Employment Cases Update

Dobson v Pricewaterhouse Coopers Plc & Anor UKEAT/0012/17/JOJ

Date published: 04/08/2017

Appeal against a variation order made on behalf of HMRC such that the disclosure documents it had previously been order to make available were redacted. Appeal allowed.

The Claimant brought a claim involving having made protected disclosures and was granted a third party Order for disclosure of documents and information by HMRC. HMRC applied for a variation of the disclosure order to allow for redaction of documents which was granted. The Claimant appealed.

The EAT allowed the appeal. It could not be concluded that the answers given by HMRC complied in all respects with the Order. In exercise of its powers on appeal the EAT allowed the appeal and substituted an Order in agreed terms.


Appeal No. UKEAT/0012/17/JOJ



At the Tribunal

On 20 June 2017







Transcript of Proceedings



For the Appellant
MR DOBSON (The Appellant in Person)

For PricewaterhouseCoopers LLP
No representation by or on behalf of the Respondent

Third Party
MR TOM POOLE (of Counsel)
Instructed by:
Enforcement and Insolvency Litigation Team (A6)
Solicitor's Office & Legal Services
HM Revenue & Customs
1st Floor SW Wing
Bush House




The Claimant claims he was subjected to a detriment by PricewaterhouseCoopers for making protected disclosures regarding tax-based leasing schemes. An Employment Judge made an Order on 1 August 2016 requiring HMRC (not a party to the proceedings and not notified of the application for disclosure) to provide documents and information requested by the Claimant in two appendices. HMRC gave information in response to the Order and by application sought an Order permitting them to redact documents. This was granted by Order of 24 October 2016, and the Employment Judge held that HMRC had complied with the Order of 1 August. On 13 December 2016 the Employment Judge refused an application by the Claimant to reconsider her Decision of 24 October 2016.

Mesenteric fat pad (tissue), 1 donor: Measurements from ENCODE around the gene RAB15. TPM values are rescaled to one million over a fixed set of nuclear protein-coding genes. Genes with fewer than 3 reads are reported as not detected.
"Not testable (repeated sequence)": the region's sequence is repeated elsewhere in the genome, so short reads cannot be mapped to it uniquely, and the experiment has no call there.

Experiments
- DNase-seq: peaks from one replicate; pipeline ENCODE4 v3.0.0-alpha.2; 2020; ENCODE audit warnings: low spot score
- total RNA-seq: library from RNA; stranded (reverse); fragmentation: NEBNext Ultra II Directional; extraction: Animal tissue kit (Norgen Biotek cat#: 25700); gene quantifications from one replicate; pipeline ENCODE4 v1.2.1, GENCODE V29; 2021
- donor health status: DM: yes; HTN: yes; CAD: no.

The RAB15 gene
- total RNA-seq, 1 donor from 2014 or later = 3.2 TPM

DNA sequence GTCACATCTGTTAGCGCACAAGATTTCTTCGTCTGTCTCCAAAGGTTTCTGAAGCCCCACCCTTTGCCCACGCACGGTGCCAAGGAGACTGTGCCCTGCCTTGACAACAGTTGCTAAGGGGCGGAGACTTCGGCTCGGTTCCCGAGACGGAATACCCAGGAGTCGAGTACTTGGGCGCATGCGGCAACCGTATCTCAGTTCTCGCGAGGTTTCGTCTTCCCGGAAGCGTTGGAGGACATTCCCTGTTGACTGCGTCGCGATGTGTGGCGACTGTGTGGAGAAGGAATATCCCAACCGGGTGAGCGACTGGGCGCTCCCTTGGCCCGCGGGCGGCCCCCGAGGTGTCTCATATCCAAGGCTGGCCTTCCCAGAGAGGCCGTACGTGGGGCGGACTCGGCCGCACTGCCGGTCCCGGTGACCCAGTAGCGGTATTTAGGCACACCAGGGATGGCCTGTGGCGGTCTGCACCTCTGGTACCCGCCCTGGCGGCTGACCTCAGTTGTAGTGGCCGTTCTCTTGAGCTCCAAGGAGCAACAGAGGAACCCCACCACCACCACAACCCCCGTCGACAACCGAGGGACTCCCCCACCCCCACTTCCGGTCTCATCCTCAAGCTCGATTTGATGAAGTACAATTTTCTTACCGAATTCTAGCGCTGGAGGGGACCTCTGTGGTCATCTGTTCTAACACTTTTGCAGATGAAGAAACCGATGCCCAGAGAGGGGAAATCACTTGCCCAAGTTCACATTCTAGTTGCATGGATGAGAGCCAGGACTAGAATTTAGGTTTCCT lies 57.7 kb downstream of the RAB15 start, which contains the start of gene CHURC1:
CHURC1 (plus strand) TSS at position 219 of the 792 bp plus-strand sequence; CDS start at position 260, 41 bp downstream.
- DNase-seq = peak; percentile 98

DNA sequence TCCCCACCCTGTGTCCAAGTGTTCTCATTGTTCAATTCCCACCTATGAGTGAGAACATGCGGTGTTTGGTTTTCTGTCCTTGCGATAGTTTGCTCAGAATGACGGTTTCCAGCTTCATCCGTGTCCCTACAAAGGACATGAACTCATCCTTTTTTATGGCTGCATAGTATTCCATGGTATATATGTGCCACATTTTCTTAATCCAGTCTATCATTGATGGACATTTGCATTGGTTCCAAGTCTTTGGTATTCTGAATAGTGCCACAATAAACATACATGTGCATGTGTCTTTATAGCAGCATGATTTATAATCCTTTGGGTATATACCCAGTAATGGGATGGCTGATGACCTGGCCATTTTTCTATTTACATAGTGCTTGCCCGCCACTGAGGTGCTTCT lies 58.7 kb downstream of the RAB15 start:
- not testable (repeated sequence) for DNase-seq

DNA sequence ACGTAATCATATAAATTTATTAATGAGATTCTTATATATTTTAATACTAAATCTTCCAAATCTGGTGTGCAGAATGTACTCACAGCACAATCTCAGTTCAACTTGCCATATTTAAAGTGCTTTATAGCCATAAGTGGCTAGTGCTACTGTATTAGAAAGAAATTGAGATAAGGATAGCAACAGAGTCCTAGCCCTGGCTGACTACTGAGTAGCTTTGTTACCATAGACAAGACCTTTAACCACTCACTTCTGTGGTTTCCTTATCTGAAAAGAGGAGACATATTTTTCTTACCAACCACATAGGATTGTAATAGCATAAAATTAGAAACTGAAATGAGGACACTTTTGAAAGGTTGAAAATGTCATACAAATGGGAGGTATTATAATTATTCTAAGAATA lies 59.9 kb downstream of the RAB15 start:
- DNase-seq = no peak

Although the decision that the Order of 1 August 2016 had been complied with was essentially one of case management, the conclusion reached by the Employment Judge was outside the wide margin of discretion. It could not be concluded that the answers given by HMRC on 14 September 2016 complied in all respects with the Order. In exercise of its powers on appeal the Employment Appeal Tribunal allowed the appeal and substituted an Order in agreed terms. The ground of appeal challenging the Order enabling redaction was not pursued on further information being given to the Claimant by HMRC.


1. This appeal concerns Orders made by Employment Judge Sage for disclosure by a non-party, Her Majesty's Revenue & Customs ("HMRC"), related to an underlying claim of alleged detriment for making protected disclosures. In very brief summary, by his claim the Claimant alleges that he was subjected to detriments by his employer, PricewaterhouseCoopers, because or influenced by protected disclosures he made related to tax-based leasing schemes. It appears that some of the alleged detriments occurred long before his ET1 was lodged, but one detriment alleged was the way in which his employer dealt with a grievance that he lodged which was related to the protected disclosures. That application and others will be considered by an Employment Tribunal.

2. On 25 April 2016 the Claimant applied for a third party Order for disclosure of documents and information by HMRC. HMRC were not given the opportunity to make representations before an Order for third party disclosure was made against them on 1 August 2016. The Order made on 1 August 2016 was made without Reasons but was granted in terms of a Schedule request prepared by the Claimant and presented to the Employment Judge. Mr Dobson, the Claimant, has represented himself before this Employment Appeal Tribunal, has in all his communications, in his application to the Employment Judge and his submissions before this court today presented his arguments clearly and articulately. In his application to the Employment Judge that resulted in the Order made on 1 August 2016 the Claimant set out two Schedules, called appendices, listing the information he wished to have ordered and the person to whom that information related cross-referring to paragraphs in his ET1.

3. On 14 September 2016 HMRC submitted a response to the Order made against them without being given the opportunity of making any representations. They also applied for a variation of the disclosure Order. On 24 October 2016 the Employment Judge decided to vary the disclosure Order. The Employment Judge held:

"HMRC's application for a variation of the disclosure order is granted, to allow for redaction of documents. The documentary evidence disclosed by HMRC under the 3rd party disclosure order complies with the order and the redaction to protect sensitive or damaging information is proportionate and necessary.

Further, it is noted that the Respondent has responded to the Claimant's requests for further information in their letter of 7 October. Therefore no order will be made."